As debate over guns continues to rage in the state and across the nation, Representative Dixon Pitcher (R-Ogden), has decided to step into the fray with HB 121, Firearms Safe Harbor.
Pitcher’s proposal is an interesting one that would allow an owner or co-owner of a gun to be able to turn in said gun to a law enforcement agency if they feel that a person with who they are co-habitating poses an immediate threat to themselves or others. This “cooling off” period could last up to 60 days, afterwhich the gun would be returned.
What makes this proposal interesting is that the individual who is posing the threat could also be the co-owner of the gun that has been taken away, and therefore could legally demand of the law enforcement agency that the gun be returned immediately, regardless of another individual’s personal safety, the safety of the requester, or the safety of the public.
Presumably, this provision is added to accommodate gun rights activists who feel that no law enforcement agency should be detaining a weapon without due process. Adding to the legitimacy of this claim is the fact that the law enforcement agency charged with holding the gun in question may not request or require that the person dropping off the gun provide any details of the situation (like if their life is being threatened or who is posing the danger) .
The reality of this provision is that, not only does the bill not have any teeth, it could also put people into direct harm.
It is not unreasonable to imagine a scenario where a wife, concerned about the fact that her husband brandished a gun while in an argument, turns in the gun to receive safe harbor for 60 days, but doesn’t say anything to the police out of fear of reprisals from the husband. The husband, more enraged by the loss of his weapon, pressures the wife (either physically, emotionally, or both) to divulge what happen to the weapon. Enraged, the husband marches down to a police station, demanding his gun back. Officers, not knowing why the gun was placed into safe harbor in the first place, have no direct grounds to question the husband and must return the weapon. The husband then returns home, perhaps blind with rage, and acts on his anger…with a weapon handed over to him by the police.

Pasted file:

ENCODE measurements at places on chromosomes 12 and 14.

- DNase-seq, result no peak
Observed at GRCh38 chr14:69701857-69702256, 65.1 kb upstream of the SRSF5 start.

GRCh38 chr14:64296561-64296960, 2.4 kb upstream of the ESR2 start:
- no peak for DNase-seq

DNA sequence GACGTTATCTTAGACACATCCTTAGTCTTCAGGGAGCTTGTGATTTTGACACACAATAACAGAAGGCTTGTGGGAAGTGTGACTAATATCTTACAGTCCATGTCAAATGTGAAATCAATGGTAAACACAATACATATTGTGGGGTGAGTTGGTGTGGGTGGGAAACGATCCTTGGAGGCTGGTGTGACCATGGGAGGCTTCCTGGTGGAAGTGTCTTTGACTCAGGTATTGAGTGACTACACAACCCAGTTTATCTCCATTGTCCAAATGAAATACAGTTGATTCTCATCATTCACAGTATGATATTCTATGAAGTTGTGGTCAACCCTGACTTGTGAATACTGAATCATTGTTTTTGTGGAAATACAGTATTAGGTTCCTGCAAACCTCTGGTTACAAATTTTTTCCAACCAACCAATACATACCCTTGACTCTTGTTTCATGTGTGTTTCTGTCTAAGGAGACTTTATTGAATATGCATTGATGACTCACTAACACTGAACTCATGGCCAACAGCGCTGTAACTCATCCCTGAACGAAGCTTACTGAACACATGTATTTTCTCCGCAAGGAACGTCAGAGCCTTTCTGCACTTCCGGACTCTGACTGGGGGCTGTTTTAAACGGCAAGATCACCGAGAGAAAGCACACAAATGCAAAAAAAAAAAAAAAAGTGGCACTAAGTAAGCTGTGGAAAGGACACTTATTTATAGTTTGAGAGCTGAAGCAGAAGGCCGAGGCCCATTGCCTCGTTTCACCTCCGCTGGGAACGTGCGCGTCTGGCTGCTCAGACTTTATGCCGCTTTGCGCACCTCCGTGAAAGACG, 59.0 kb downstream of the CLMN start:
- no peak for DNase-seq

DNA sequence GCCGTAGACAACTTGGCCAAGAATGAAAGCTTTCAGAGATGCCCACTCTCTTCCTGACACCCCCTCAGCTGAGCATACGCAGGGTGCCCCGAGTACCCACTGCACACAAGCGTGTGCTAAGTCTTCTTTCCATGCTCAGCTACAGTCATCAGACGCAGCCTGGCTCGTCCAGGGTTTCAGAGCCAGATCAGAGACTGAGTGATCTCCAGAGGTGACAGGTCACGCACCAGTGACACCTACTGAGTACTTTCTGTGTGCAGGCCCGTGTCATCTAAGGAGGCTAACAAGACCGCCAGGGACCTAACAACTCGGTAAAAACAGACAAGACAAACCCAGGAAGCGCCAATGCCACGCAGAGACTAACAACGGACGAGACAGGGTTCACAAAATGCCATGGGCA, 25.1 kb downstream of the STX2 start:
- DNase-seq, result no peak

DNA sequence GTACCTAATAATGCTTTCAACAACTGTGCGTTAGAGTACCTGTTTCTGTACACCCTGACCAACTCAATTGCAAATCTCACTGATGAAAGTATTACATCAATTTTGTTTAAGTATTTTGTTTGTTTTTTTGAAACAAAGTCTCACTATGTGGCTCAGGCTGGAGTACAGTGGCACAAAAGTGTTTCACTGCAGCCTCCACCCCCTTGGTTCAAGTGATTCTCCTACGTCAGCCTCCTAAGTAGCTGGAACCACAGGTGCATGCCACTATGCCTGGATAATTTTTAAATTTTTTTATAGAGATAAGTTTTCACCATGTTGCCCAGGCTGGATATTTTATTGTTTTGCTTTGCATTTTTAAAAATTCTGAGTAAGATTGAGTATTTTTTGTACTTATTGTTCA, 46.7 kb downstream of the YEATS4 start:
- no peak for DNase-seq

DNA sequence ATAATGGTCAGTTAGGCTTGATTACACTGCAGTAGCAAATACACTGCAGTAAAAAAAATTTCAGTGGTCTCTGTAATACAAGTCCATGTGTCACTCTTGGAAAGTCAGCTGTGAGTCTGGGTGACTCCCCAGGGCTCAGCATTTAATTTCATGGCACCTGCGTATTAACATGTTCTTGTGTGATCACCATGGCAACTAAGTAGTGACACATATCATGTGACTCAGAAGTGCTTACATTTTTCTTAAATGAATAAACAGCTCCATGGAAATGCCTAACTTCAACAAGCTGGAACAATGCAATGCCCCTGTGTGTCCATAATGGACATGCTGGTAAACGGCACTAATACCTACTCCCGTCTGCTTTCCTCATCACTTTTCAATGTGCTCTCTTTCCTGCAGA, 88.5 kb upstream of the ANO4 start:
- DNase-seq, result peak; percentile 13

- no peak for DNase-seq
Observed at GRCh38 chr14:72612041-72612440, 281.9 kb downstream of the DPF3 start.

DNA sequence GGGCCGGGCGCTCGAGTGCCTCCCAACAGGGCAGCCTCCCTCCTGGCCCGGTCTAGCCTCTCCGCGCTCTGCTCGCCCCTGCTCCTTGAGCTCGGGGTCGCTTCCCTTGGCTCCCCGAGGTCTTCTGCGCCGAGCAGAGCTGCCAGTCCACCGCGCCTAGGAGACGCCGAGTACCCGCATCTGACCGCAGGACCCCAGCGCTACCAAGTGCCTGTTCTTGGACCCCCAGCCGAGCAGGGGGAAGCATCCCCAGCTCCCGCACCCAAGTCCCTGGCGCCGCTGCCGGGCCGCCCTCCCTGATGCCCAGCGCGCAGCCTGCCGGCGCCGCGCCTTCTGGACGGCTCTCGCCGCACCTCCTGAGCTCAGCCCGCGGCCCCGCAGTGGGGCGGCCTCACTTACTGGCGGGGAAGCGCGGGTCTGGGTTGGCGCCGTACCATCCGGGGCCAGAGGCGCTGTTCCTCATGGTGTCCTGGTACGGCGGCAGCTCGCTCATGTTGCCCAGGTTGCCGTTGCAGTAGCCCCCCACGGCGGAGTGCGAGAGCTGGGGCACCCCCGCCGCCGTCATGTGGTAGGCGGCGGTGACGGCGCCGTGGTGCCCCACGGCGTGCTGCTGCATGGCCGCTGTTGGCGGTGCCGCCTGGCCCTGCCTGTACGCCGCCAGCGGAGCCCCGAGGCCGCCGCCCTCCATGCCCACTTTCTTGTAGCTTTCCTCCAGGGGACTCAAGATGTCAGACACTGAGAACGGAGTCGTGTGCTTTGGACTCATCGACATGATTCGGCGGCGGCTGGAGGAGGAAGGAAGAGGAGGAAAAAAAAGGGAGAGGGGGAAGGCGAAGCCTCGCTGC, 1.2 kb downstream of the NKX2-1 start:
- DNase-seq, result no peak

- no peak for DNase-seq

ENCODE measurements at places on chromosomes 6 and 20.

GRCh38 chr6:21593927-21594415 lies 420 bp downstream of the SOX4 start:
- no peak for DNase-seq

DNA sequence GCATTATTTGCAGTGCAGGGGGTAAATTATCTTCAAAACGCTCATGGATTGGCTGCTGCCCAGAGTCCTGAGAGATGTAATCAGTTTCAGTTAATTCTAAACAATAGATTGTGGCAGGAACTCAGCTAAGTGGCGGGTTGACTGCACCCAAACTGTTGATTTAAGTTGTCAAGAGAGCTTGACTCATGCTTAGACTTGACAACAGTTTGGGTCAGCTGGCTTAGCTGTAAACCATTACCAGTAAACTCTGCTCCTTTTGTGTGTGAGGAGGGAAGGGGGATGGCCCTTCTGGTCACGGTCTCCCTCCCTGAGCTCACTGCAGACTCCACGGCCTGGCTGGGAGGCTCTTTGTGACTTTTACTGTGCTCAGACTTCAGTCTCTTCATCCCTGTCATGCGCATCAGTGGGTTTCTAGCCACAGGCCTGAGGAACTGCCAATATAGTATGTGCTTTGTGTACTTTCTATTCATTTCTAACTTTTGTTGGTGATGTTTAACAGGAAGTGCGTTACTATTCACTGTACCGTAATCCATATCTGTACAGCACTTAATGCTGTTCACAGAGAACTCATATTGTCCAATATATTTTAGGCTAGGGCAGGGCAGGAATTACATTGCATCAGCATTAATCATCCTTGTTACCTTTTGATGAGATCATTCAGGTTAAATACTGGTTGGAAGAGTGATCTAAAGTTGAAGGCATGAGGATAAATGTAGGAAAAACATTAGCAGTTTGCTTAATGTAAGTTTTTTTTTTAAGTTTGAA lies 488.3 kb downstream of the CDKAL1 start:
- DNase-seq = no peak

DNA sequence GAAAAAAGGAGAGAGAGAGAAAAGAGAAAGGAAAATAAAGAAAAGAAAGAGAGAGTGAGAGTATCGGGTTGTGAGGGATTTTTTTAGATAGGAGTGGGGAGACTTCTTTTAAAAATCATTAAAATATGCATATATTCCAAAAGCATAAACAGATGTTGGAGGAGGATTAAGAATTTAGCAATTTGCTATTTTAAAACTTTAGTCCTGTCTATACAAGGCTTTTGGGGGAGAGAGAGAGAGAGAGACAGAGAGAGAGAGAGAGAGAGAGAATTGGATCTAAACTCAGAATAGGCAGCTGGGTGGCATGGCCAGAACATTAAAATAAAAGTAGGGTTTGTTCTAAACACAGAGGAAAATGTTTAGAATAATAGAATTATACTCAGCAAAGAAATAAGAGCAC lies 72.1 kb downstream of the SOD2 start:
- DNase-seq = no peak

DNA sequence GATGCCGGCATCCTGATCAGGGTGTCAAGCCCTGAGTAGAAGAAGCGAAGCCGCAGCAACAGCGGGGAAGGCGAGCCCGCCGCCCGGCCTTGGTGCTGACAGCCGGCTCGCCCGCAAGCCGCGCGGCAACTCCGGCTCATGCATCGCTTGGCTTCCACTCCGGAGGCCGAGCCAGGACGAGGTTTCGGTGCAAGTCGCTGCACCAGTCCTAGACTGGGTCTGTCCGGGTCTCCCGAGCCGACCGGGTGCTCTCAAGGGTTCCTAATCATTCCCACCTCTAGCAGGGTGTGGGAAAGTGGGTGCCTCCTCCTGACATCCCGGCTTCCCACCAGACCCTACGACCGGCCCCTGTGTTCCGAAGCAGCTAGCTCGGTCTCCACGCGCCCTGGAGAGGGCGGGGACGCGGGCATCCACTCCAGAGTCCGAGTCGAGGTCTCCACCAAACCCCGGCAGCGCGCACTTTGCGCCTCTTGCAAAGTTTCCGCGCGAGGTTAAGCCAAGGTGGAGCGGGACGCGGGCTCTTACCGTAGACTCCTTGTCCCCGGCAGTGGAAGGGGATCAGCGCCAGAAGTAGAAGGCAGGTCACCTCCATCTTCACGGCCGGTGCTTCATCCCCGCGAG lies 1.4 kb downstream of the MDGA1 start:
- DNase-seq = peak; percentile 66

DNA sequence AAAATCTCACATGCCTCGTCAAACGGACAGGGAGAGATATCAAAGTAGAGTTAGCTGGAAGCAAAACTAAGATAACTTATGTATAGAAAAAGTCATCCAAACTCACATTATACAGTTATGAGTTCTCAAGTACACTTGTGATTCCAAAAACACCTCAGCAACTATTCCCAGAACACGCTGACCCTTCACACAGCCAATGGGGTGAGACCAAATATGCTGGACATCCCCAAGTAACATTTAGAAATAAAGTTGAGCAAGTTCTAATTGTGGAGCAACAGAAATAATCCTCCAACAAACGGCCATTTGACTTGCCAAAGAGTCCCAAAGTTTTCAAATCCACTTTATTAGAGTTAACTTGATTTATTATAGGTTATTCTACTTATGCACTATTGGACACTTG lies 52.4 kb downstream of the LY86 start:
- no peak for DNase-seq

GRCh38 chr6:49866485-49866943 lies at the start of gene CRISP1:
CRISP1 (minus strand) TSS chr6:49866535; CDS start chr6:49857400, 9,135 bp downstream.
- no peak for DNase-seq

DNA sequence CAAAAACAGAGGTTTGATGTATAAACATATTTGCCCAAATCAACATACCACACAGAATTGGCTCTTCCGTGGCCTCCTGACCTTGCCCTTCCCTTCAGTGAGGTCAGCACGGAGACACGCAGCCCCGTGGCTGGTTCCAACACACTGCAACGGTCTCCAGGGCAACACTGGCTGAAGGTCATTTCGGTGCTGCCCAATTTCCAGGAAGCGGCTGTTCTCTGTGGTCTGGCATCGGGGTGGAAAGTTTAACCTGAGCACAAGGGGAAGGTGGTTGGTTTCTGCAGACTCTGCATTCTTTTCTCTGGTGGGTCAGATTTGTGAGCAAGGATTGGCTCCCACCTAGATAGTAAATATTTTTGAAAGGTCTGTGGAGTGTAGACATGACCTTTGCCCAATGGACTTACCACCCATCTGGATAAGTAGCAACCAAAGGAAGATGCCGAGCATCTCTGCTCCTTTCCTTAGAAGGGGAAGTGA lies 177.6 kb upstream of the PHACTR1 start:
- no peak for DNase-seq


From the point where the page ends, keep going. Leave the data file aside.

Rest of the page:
People, when threatened, should take whatever steps necessary to ensure their protection, and the concept of a firearms safe harbor could achieve this. However, the bill as currently written is deeply flawed. The easy fix is to require, or at least allow, officers question why a weapon is being placed in safe harbor in the first place – this way, not only is the weapon immediately removed from a situation that could do harm, but trained officers could also interview the co-owner of the detained gun to see if further action is necessary. Though pro-gun activists may balk at the idea of any weapon being removed, this compromise could strike a better balance between the right to feel safe and the right to bear arms.
This bill, as it stands, is an example of a good idea with poor execution. An amendment may be enough to address these concerns, but as of right now, this bill should not move forward.
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Impact on Average Utahn:
High Impact 5 . 4 . 3 . 2 . 1 . 0 No Impact
Necessary 5 . 4 . 3 . 2 . 1 . 0 Unnecessary
Great Bill 5 . 4 . 3 . 2 . 1 . 0 . -1 . -2 . -3 . -4 . -5 Poor Bill